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What About Rejections? Part I

Now that we’re ready to dig into our various writing projects and (gulp!) even think about submitting a few…we face a common enemy: Fear of Rejection. To encourage your hearts, our faculty shared some of their rejection stories. Now you can say to yourself, “If they were rejected and look how far they’ve come… I can submit my work too.”

Terri Kelly

“My first rejection letter said my picture book didn’t meet the editorial needs of Peachtree Publishing.Poof…my great idea didn’t turn into a children’s book that kids adored, parents raved over, and teachers chose for story time. Instead of giving in, I geared up. Within a year, I attended my first writing conference where I learned all writers experience rejection. Eleven years later I don’t send out a manuscript until I’m confident the writing is my personal best. Yes, I’m cautious, but I’d rather take my time than send a weak manuscript. Before submitting, I share my manuscript with a writer’s group for critique, hire writing coaches to work with me one-on-one, and read, read, read. Don’t concede when rejections come. Gear up to learn how to write for the market, the publisher, and the reader.”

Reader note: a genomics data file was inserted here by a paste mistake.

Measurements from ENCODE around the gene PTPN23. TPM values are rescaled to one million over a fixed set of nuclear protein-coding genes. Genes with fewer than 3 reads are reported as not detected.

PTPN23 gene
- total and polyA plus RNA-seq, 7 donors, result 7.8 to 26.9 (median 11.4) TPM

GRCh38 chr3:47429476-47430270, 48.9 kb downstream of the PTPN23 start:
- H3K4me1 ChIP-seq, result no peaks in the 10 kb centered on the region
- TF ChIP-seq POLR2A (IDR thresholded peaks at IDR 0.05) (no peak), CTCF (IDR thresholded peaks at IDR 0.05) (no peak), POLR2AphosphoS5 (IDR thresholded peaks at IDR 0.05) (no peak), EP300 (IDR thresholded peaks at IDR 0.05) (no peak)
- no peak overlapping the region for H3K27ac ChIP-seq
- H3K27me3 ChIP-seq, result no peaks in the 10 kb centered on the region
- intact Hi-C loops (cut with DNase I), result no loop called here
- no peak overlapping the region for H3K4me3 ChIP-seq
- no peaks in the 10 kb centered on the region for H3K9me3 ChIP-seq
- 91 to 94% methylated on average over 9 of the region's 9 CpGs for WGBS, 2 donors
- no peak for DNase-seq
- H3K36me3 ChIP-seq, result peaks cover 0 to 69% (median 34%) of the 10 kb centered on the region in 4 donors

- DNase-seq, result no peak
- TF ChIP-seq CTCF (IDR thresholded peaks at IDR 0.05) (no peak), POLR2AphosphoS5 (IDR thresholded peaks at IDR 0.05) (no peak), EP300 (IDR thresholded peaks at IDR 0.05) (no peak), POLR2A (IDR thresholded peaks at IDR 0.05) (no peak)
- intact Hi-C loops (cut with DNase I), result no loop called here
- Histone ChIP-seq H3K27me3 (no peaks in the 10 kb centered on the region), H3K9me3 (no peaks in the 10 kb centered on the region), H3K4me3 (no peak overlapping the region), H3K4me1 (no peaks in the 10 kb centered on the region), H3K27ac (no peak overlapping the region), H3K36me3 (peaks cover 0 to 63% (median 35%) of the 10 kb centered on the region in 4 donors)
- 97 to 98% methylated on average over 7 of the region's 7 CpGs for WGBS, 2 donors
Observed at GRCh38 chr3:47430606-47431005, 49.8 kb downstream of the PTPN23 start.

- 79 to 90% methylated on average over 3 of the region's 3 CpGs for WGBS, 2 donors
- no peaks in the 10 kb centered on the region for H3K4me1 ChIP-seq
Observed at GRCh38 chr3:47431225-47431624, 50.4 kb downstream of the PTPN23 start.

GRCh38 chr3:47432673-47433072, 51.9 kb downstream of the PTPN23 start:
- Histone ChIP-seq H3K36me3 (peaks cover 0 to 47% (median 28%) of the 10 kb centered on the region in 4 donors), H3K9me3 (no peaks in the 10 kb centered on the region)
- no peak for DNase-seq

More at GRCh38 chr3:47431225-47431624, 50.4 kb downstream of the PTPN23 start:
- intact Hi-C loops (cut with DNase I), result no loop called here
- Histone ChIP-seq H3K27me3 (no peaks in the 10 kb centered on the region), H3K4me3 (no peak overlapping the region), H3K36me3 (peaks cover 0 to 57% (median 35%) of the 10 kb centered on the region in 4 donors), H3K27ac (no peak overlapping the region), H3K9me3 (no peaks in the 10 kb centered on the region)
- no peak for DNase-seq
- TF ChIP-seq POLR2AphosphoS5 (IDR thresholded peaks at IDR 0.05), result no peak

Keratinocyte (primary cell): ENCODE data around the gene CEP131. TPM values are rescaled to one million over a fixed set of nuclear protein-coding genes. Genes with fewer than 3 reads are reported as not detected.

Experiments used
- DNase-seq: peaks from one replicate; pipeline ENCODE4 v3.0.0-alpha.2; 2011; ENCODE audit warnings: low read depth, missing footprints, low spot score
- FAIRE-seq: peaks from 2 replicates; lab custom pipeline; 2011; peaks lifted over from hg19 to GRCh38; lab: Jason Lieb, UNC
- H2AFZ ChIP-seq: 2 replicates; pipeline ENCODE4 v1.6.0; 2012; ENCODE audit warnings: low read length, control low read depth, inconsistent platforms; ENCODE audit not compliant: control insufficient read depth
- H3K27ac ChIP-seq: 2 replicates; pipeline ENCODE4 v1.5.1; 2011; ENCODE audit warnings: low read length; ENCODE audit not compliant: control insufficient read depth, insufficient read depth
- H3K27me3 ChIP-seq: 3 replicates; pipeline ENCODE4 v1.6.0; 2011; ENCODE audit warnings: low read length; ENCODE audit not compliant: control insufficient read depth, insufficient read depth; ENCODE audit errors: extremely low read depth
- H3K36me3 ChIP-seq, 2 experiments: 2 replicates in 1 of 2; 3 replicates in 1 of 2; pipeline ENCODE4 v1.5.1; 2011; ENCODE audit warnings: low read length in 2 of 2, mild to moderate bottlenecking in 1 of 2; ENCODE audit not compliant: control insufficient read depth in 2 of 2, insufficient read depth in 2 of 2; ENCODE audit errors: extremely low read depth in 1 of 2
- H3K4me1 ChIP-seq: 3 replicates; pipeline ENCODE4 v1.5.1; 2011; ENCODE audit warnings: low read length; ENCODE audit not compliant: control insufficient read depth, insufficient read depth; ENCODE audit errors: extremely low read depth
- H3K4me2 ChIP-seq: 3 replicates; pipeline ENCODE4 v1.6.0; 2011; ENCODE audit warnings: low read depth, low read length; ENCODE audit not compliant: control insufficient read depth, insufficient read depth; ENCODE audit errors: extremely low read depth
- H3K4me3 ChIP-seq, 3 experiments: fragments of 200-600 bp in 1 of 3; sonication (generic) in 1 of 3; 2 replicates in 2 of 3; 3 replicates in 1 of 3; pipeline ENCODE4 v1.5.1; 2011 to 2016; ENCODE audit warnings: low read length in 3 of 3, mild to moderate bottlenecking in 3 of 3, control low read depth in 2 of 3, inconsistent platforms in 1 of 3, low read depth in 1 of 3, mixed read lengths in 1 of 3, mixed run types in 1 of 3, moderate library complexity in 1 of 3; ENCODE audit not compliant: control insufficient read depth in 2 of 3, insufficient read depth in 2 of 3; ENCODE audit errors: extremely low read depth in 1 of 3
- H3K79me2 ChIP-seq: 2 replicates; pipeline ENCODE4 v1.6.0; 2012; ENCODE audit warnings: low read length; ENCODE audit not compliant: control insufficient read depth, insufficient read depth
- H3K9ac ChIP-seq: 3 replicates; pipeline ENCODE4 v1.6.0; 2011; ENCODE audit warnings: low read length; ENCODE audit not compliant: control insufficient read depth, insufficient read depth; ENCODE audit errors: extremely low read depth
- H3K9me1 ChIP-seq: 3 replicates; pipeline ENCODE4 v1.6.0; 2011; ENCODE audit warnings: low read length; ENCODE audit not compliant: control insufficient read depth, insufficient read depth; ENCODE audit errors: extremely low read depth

Lori Hatcher

“As I look back on the book proposals I’ve had rejected, they were rejected because something wasn’t quite right. Maybe the focus wasn’t strong enough, the concept wasn’t fresh, or the writing was mediocre.  But every rejection has made me refine my concept, polish my writing, or scrap the whole thing altogether and start over. Then, when the acceptances come, it’s a glorious thing—a book I can be proud of and one that would represent the Lord in the best way possible. I’ve learned to receive acceptances and rejections as divine redirection that pushes me further into God’s will.”